Yin Alvarez: U.S. gymnastics makes ‘big mistake’ not choosing Danell Leyva

Danell Leyva, Yin Alvarez
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Danell Leyva‘s stepfather and coach, the excitable Yin Alvarez, was none too pleased that his son was not chosen for the five-man Olympic team Saturday night.

“We don’t know the reason, and we’re a little sad, but they are making a big mistake,” Alvarez said, according to the Miami Herald. “Dani is obviously the only guy who can bring them a medal under pressure. Without him, how are they going to win a team or all-around medal?”

Leyva was the only man competing at the Olympic Trials who owned an Olympic medal, a bronze from the London 2012 all-around.

He was also the only man with a world championships gold medal, from the parallel bars in 2011.

But Leyva struggled mightily at the P&G Championships in Hartford three weeks before Trials, a meet that could weigh just as heavily as Trials in the selection committee’s decision-making process. He placed 16th in the all-around there before improving at Trials to finish 10th overall.

“Danell did his job here [at Trials]; the problem for him was how he did in Hartford,” U.S. men’s gymnastics program vice president Dennis McIntyre said, according to the report.

Leyva competed at P&Gs with his left leg wrapped, about one month after one of his family’s American bulldogs bit him three times.

Leyva’s all-around finish wasn’t as crucial as his performance versus other Americans on his best events — parallel bars and high bar. Chris Brooks, an alternate for the 2012 Olympic team, topped the standings on both to make his first Olympic team at age 29.

“It’s something we have to accept in this sport,” Alvarez said, according to the report. “We wish the best for our team. I told Dani he’s already a world champion and Olympic medalist.”

MORE: Analyzing the U.S. Olympic men’s gymnastics team

Diana Taurasi returns to U.S. national basketball team

Diana Taurasi
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Diana Taurasi is set to return to the U.S. national basketball team next week for the first time since the Tokyo Olympics, signaling a possible bid for a record-breaking sixth Olympic appearance in 2024 at age 42.

Taurasi is on the 15-player roster for next week’s training camp in Minnesota announced Tuesday.

Brittney Griner is not on the list but is expected to return to competitive basketball later this year with her WNBA team, the Phoenix Mercury (also Taurasi’s longtime team, though she is currently a free agent), after being detained in Russia for 10 months in 2022.

Taurasi said as far back as the 2016 Rio Games that her Olympic career was likely over, but returned to the national team after Dawn Staley succeeded Geno Auriemma as head coach in 2017.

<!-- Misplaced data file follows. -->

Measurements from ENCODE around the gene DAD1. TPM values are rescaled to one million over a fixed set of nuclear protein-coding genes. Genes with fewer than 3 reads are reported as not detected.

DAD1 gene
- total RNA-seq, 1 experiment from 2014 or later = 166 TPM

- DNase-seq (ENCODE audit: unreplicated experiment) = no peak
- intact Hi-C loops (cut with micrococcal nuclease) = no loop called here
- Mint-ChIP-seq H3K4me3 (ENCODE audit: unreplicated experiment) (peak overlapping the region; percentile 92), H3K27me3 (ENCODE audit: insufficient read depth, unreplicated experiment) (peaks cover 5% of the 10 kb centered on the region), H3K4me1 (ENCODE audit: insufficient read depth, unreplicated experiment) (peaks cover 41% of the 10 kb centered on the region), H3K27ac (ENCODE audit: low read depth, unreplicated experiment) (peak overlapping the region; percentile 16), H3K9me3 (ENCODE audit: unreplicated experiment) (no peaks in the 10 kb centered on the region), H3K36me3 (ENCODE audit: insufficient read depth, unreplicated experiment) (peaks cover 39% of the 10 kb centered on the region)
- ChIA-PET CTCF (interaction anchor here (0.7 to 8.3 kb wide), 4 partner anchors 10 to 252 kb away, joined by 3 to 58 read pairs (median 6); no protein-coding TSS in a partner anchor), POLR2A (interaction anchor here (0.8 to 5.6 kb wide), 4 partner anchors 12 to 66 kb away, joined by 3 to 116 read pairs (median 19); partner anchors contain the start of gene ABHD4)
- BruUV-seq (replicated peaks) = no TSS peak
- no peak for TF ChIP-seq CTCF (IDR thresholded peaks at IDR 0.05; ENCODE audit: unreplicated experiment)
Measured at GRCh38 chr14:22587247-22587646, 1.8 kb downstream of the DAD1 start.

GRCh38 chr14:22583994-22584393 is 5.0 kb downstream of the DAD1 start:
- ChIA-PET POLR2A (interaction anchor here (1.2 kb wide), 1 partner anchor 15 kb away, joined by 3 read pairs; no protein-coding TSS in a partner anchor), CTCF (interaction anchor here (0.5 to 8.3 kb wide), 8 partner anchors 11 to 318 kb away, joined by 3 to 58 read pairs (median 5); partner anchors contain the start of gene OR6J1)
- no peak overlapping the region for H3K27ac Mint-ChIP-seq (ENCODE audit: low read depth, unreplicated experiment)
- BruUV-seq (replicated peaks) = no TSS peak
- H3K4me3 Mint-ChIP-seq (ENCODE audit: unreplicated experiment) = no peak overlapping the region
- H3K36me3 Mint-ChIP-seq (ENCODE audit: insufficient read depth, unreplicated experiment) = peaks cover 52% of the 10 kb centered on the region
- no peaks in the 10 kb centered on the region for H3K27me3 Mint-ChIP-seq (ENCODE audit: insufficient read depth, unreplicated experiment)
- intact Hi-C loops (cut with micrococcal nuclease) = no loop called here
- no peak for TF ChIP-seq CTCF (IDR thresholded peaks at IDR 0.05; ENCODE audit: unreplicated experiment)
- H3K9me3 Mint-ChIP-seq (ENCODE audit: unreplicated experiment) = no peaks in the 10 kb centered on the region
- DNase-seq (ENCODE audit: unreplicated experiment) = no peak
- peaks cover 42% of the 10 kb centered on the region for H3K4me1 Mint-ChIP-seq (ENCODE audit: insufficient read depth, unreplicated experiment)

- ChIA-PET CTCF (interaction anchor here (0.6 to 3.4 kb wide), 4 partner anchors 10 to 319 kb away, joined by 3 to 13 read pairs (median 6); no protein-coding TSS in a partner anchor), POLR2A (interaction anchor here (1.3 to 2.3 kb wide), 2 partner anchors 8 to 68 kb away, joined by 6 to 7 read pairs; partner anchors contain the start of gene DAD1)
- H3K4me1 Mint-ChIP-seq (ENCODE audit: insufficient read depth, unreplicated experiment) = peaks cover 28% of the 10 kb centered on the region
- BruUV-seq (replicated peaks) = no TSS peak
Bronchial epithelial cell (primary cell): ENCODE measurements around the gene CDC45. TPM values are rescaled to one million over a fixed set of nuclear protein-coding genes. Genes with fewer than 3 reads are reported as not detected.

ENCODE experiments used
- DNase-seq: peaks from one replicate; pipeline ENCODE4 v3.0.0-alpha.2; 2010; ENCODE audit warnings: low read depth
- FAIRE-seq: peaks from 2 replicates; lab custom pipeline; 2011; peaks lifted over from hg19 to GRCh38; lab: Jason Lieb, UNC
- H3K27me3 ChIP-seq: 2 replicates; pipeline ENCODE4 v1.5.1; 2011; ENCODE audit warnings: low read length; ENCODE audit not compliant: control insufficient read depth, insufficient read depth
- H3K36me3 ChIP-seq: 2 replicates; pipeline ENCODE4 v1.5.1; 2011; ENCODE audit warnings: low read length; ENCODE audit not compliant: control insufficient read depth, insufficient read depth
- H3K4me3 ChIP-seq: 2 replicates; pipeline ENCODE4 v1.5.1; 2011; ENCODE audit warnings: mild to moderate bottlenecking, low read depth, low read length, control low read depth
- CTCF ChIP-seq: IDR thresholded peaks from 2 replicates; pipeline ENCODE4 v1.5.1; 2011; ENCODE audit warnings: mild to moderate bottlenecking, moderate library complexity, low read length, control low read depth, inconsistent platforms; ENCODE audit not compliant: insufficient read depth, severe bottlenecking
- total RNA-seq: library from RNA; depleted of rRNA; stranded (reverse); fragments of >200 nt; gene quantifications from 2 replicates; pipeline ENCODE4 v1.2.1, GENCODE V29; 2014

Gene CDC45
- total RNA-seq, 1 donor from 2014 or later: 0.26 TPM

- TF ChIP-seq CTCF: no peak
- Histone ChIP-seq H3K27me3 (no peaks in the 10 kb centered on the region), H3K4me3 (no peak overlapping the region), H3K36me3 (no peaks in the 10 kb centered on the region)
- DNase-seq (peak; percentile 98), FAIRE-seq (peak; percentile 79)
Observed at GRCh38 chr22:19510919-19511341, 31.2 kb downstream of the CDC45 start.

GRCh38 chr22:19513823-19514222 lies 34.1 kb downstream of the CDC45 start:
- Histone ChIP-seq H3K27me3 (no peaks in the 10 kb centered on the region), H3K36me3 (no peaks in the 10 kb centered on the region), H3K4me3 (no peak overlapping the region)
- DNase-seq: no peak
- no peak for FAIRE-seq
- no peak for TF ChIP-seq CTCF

In Tokyo, Taurasi and longtime backcourt partner Sue Bird became the first basketball players to win five Olympic gold medals. Bird has since retired.

After beating Japan in the final, Taurasi said “see you in Paris,” smiling, as she left an NBC interview. That’s now looking less like a joke and more like a prediction.

Minnesota Lynx coach Cheryl Reeve succeeded Staley as head coach last year. In early fall, she guided the U.S. to arguably the best FIBA World Cup performance ever, despite not having stalwarts Bird, Griner, Tina Charles and Sylvia Fowles.

Taurasi was not in contention for the team after suffering a WNBA season-ending quad injury in the summer. Taurasi, who is 38-0 in Olympic games and started every game at the last four Olympics, wasn’t on a U.S. team for an Olympics or worlds for the first time since 2002.

Next year, Taurasi can become the oldest Olympic basketball player in history and the first to play in six Games, according to Olympedia.org. Spain’s Rudy Fernandez could also play in a sixth Olympics in 2024.

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Mo Farah likely to retire this year

Mo Farah
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British track legend Mo Farah will likely retire by the end of this year.

“I’m not going to go to the Olympics, and I think 2023 will probably be my last year,” the 39-year-old Farah said, according to multiple British media reports.

Farah, who swept the 5000m and 10,000m golds at the Olympics in 2012 and 2016, was announced Tuesday as part of the field for the London Marathon on April 23.

Last May, Farah reportedly said he believed his career on the track was over, but not the roads.

London might not be his last marathon. Farah also said that if, toward the end of this year, he was capable of being picked to run for Britain again, he would “never turn that down,” according to Tuesday’s reports.

It’s not clear if Farah was referencing the world track and field championships, which include a marathon and are in Budapest in August. Or selection for the 2024 British Olympic marathon team.

The fastest British male marathoner last year ran 2:10:46, ranking outside the top 300 in the world. Farah broke 2:10 in all five marathons that he’s finished, but he hasn’t run one since October 2019 (aside from pacing the 2020 London Marathon).

Farah withdrew four days before the last London Marathon on Oct. 2, citing a right hip injury.

Farah switched from the track to the marathon after the 2017 World Championships and won the 2018 Chicago Marathon in a then-European record time of 2:05:11. Belgium’s Bashir Abdi now holds the record at 2:03:36.

Farah’s best London Marathon finish in four starts was third place in 2018.

Farah returned to the track in a failed bid to qualify for the Tokyo Olympics, then shifted back to the roads.

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